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A "recycled teenager" learning to blog.

Mar 22, 2013

From Blakang Mati to Sentosa

Blakang Mati, an aerial view, which shows the island of Pulau Brani and wharves and dockyards of Keppel Harbour in the background.

The young, confident-looking Prime Minister Lee Kuan Yew in the State of Singapore in 1959 looks far ahead to build and develop Singapore for our ancestors and present and future generations.  With the sweat and blood with many founding fathers of Singapore.  Our great, great grandfathers, grandfathers and fathers of Singapore. [Note:  Non-sexist male gender term used to represent father as female for mother in this English language]. 

Long, long ago, Singapore was a small fishing village which Sir Stamford Raflles founded in 1819 with the vision of  a trading entrepot by ship in South-East Asia with flourishing business marketplace for east and west.  Immigrants from countries far and near to look for business opportunities, earn a livelihood, a stable and peaceful place with harmony, hope and homeland.

In the early 1900s when travelling and communication was tedious, slow and difficult from place to place, country to country.   On horseback, bullock-carts and jinrickshaws was common among the wealthier folks in Singapore.

Some Europeans and Americans have never heard the whereabout of Singapore.  The post offices in Singapore have received letters addressed on the envelopes as Singapore, CHINA.

In modern-day Internet, would anybody have heard of telling people to visit Singapore in China?

Here's a general knowledge quiz.  Has anybody heard of "Sarong Island" in Singapore?

Please click on the answer here with related blog topic.

There are some people in the world, especially the elders, have never travelled out of their homeland in their lifetime, from birth to leaving this world for many decades.  It is not surprising.

My elder auntie (tua kim) loved travelling to many countries when she was alive and enjoyed learning places, peoples, languages and cultures which she tasted different "foodages" on tours .  She had the filial piety of her children, grand-children and great grand-children to make her happy.  She always had great stories for her to tell after her travel.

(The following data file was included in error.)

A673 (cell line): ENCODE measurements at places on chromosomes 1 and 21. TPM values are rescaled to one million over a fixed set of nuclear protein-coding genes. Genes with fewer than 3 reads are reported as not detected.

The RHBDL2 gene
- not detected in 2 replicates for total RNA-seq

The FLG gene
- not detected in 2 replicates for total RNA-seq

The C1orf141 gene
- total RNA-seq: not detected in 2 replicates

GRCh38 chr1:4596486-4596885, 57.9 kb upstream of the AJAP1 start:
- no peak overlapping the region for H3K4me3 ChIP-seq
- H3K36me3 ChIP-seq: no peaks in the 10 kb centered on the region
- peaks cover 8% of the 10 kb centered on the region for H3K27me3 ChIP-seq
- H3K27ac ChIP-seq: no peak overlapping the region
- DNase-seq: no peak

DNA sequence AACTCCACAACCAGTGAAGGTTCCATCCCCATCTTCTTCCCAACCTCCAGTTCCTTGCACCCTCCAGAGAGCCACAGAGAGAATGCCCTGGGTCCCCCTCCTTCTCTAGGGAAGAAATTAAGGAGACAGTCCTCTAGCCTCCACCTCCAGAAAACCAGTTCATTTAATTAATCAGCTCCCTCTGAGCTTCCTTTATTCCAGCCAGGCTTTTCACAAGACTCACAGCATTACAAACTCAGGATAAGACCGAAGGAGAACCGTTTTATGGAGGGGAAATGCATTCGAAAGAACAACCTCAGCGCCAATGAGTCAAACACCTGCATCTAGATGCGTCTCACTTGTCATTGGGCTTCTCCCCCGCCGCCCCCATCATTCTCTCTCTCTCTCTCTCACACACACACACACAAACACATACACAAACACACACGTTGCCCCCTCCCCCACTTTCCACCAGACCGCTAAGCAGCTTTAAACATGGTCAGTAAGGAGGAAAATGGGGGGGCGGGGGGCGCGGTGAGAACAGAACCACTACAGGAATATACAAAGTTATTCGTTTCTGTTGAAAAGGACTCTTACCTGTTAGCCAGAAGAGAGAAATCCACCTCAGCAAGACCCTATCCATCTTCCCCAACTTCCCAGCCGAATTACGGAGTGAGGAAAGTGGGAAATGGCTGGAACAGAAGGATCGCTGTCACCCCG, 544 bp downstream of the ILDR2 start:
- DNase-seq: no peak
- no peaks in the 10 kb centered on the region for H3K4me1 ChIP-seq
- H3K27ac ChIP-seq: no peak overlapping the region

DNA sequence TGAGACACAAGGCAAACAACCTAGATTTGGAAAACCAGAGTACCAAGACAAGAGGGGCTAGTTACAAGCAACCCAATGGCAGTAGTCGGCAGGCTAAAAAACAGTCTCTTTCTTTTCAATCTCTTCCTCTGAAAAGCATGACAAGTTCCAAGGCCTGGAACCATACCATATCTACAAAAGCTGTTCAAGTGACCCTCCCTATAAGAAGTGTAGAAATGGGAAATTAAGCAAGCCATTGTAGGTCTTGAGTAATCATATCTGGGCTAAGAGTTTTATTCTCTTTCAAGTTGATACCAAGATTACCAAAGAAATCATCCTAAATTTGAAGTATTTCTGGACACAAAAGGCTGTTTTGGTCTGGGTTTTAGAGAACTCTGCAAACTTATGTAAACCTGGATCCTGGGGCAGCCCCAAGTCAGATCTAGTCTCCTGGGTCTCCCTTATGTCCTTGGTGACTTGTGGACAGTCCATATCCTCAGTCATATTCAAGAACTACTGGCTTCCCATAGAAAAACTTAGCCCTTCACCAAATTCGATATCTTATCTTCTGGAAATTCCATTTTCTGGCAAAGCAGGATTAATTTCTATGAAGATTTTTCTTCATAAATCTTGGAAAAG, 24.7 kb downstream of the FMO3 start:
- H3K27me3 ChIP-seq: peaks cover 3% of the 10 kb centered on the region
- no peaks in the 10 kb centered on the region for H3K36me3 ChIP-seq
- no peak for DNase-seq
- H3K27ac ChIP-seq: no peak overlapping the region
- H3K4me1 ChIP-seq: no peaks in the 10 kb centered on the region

Four decades ago,  Singapore was not a place of interest for international tourists...

Former journalist of The Straits Times, Ms Violet Oon and now Singapore's Food Ambassador, had written a special feature article "Sentosa - from military backwater to fun and games amid the greenery" in "The Straits Times Annual for 1975" as excerpted to share her first experience about 28 years ago to Sentosa via cable car on this blog.  (Source:  The Straits Times Annual).
Some tropical paradises are natural.  Others have to be man-made, admittedly with the help of nature.  One such creation is taking shape on an island off the south coast of land-hungry Singapore.  Retitled a romantic Sentosa, or "tranquility," from the slightly gory name of Blakang Mati ("death behind the island"), it is envisioned as a Mecca for tourists in South-East Asia, for people who want to escape from it all but who yet want the mod cons of 20th century living.

In its 740 acres of rolling hills and sun-kissed beaches, Sentosa has the makings of a hit resort - 200 colonial houses left by the British army, electricity, running water, and best of all, it is only five minutes away from the throbbing heart of Singapore city by ferry, or seven minutes by cable car.

Where else would you find the natural life, minus cars and polluted air, with birds singing in the trees and a leisured holiday life, so near to one of the world's busiest cities?  That's exactly what the Sentosa Development Corporation, a statutory board set up by Parliament to develop the island, is banking on to sell it abroad.